We are Helen Cleverton and Becky Godley from Town Barton Farm which is home to 141 mules and hinnies and specialises in care and behaviour training for these highly intelligent and sensitive animals. There was a group of mules at our Sanctuary in Ireland that were moving over to our farm and we were lucky enough to visit them to learn the key points about their individual behaviour training needs. This would make the move much easier for the mules and help us to understand them and build upon the training progress they’ve already made.
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When we post about our international work to improve donkey/mule welfare, there are often people who simply can’t believe how or why the animals end up in the situations that they are in. Some people express real anger towards the owners or handlers of the animals but the reality is that the lives of the people in many areas that we work are also extremely hard as a result of poverty, economic crisis and very poor living conditions.
We often talk about the importance of a providing an environment that allows donkeys to express their natural behaviour and our visitors enjoy watching the relationships between our donkeys and their friends. Whether they are running through the fields, playing with toys or interacting with each other, we love to see donkeys doing what they do. Not only is it entertaining, providing donkeys with the opportunity to behave freely is highly beneficial to their welfare.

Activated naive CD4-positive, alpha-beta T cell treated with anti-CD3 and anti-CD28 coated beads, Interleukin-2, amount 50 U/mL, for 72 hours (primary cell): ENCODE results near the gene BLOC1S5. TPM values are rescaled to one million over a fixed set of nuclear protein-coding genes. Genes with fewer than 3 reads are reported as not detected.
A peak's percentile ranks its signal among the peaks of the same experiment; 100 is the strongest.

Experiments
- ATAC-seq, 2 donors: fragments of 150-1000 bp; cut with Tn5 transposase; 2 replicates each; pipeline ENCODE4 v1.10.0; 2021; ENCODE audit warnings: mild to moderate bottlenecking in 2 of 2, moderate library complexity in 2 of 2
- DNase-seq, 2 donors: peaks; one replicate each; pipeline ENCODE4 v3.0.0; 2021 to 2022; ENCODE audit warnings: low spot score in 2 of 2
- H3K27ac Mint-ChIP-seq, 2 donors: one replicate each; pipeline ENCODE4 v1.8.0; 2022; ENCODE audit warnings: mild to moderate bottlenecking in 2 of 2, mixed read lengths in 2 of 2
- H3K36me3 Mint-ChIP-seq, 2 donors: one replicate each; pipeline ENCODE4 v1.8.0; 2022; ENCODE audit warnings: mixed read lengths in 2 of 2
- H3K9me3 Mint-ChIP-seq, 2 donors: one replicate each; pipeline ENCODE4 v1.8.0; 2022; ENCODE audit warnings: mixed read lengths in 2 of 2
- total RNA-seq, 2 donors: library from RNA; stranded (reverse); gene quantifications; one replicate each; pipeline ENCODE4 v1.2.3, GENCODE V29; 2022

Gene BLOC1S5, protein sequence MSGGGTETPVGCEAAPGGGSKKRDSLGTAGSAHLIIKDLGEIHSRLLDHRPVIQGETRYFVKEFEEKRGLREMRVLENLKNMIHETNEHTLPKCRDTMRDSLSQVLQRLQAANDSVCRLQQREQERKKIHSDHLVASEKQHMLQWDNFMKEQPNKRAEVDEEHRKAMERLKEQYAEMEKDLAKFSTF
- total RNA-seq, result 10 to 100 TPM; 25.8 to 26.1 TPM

Spring is definitely in the air and it’s wonderful to see so many visitors walking around the Sanctuary during the Easter holidays.
How many of you have been driving around and been dazzled fields of Oild Seed Rape (OSR) turning bright yellow? If you’ve visited The Donkey Sanctuary, you certainly will have noticed a patchwork of fields across the valley as you drive up Trow Hill towards the Sanctuary.
Where, previously, only the richest members of these mountain communities could afford a mule, today the mule population has exploded as mules are bought in so that the young men of the villages can find work as muleteers. The mules of the Moroccan High Atlas are therefore very much a product of the mountain tourism industry.